When Alex Dinelaris began writing a musical about the lives of Gloria and Emilio Estefan, no one knew how culturally relevant a so-called jukebox musical full of Miami Sound Machine’s hit singles would become.
But since the show debuted on Broadway two years ago, issues of race, ethnicity and immigration have risen to the forefront of American politics .
“Everyone calls it a feel-good show, a jukebox musical, a crowd-pleaser – and I get all those labels, and it’s fun to think of it that way,” says longtime Miami Sound Machine member Clay Ostwald, who performs in the tour’s orchestra and serves as the show’s music director. “But underneath that is a meaningful story that I think is very valid. The words you hear spoken from the actors are very (relevant) in society in this political climate, and he wrote them four or five years ago.”
Ostwald began working with the Estefans in 1986 and co-wrote and arranged some of the band’s biggest hits, so the couple entrusted him with overseeing the production’s music.
Sign Up and Save
Get six months of free digital access to The Charlotte Observer
“I have a lot of investment in the music and I share a lot of the same priorities and passion for how the music is used and represented,” shares Ostwald, calling during opening week of the tour in Miami. It sets down in Charlotte’s Ovens Auditorium on Tuesday for a six-day run.
Ostwald watched the musical come together as parts of his own past took shape on stage.
“Alex did a lot of research and preparation to use the music to tell the story,” he says. That doesn’t mean the songs unfold like a chronological best of album. “He used the existing music to help him paint the picture, which is one of the coolest things about the show.”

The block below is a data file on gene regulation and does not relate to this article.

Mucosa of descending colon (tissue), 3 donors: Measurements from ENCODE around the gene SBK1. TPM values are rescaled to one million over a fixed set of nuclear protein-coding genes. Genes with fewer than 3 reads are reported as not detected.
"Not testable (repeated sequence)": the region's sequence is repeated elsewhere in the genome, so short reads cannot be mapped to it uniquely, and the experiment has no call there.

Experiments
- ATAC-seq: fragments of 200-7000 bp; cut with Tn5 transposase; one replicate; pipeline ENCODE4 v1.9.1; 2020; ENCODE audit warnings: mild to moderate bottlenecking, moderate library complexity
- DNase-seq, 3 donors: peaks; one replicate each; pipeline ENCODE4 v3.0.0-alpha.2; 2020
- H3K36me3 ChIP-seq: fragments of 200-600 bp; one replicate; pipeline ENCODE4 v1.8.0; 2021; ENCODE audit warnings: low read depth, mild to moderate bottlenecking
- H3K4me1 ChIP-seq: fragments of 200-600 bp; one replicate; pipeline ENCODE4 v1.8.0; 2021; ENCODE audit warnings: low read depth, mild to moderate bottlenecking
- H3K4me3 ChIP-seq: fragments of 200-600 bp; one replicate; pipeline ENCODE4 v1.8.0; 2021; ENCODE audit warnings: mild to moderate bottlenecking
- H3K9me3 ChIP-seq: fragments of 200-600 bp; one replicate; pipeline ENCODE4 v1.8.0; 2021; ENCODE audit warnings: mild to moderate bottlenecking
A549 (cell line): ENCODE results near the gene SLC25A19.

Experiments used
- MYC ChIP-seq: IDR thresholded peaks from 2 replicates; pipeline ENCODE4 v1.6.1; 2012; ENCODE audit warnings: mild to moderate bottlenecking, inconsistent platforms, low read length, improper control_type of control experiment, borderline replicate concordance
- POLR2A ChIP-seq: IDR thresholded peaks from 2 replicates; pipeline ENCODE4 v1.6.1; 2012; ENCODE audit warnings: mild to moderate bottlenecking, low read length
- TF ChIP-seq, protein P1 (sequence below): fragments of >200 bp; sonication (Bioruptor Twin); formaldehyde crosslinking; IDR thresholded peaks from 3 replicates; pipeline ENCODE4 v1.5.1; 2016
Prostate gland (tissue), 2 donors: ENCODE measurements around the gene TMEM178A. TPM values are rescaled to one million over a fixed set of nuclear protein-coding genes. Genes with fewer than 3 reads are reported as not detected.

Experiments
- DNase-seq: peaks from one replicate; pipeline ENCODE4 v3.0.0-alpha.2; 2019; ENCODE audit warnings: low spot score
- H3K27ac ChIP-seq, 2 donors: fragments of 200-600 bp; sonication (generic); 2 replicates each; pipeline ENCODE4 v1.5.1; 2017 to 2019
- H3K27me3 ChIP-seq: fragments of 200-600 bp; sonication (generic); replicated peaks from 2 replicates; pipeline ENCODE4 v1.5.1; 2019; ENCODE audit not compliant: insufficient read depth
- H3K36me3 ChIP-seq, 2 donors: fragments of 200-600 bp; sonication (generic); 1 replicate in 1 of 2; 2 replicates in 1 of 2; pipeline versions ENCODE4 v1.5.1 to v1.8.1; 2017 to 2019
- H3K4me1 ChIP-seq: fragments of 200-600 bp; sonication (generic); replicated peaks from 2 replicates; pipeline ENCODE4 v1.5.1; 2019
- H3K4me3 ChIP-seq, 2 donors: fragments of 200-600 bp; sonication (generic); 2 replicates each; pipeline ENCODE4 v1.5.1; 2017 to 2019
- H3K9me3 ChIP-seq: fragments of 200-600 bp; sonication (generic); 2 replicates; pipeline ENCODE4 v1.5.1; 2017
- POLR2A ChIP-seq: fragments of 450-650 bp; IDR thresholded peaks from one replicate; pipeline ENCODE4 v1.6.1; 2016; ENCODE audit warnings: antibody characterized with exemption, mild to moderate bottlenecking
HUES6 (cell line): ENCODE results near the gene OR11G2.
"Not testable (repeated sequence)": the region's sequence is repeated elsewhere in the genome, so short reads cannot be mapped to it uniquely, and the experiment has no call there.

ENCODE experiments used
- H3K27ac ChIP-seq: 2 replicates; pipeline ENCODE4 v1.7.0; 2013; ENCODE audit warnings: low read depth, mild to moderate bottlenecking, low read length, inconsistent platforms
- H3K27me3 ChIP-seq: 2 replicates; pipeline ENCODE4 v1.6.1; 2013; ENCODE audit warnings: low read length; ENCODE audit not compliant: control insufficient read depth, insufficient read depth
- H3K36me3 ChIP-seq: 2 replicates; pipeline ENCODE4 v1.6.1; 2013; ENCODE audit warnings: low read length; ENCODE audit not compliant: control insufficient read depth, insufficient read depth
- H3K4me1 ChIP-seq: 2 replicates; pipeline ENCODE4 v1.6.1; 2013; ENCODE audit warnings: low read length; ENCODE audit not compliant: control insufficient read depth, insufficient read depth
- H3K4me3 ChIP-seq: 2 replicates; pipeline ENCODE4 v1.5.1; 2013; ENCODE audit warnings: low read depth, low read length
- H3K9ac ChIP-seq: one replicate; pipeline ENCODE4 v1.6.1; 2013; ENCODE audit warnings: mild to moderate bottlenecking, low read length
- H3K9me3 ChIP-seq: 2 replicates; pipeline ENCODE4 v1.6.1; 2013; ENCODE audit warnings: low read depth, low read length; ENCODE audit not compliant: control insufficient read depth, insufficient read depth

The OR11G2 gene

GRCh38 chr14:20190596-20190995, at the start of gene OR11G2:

Some songs seem like they were written specifically for the show, even though they were radio staples years ago.
“When we were doing the music – because he selected it that way – we didn’t have to reinvent the wheel. Some songs seem written for the scene. What we had to do was make sure the setting of the music was representative of what Gloria and our music is all about, and that it makes sense in the story.”
For Ostwald and the rest of the band, it’s rewarding to see how songs like “Conga,” “1-2-3” and “Rhythm Is Gonna Get You” have not only stood the test of time, but work outside of a pop-radio context.
“To have the music still be used and be meaningful and effective validates what we thought when we wrote it, what we’ve done in our careers,” he adds. “It validates our relationships with each other and with Gloria and Emilio. There’s real fulfillment in doing the musical and seeing what the audiences get out of it.”
To tell the wide-spanning immigrant story – as well as the Estefans’ personal tale of triumph – the creators paid close attention to the cultural details and preserve and celebrate them.
“There’s so much sincere cultural investment. Even as a middle-class, white American (Ostwald grew up in Colorado), I really do understand a lot about this culture because of my wife’s family and my experiences in Miami as a multicultural city,” says Ostwald, whose wife is Cuban. “I can see the pleasure and the fulfillment that the people involved in the show have gotten from performing the show and taking the message to the public. I can understand what it means to them.”
“It’s obvious to me, Alex’s intention was clear. He wanted that immigrant story and that story of cultural valuation – for us to treasure our culture,” he says. “And understand everyone has their culture and we are all immigrants of other cultures, without a doubt. It’s meaningful and it matters.”
‘On Your Feet!’
When: 8 p.m. Tuesday through next Friday, 2 and 8 p.m. Nov. 4, and 1:30 and 7 p.m. Nov. 5.
Where: Ovens Auditorium, 2700 E. Independence Blvd.
Details: 704-372-1000; www.ovensauditorium.com.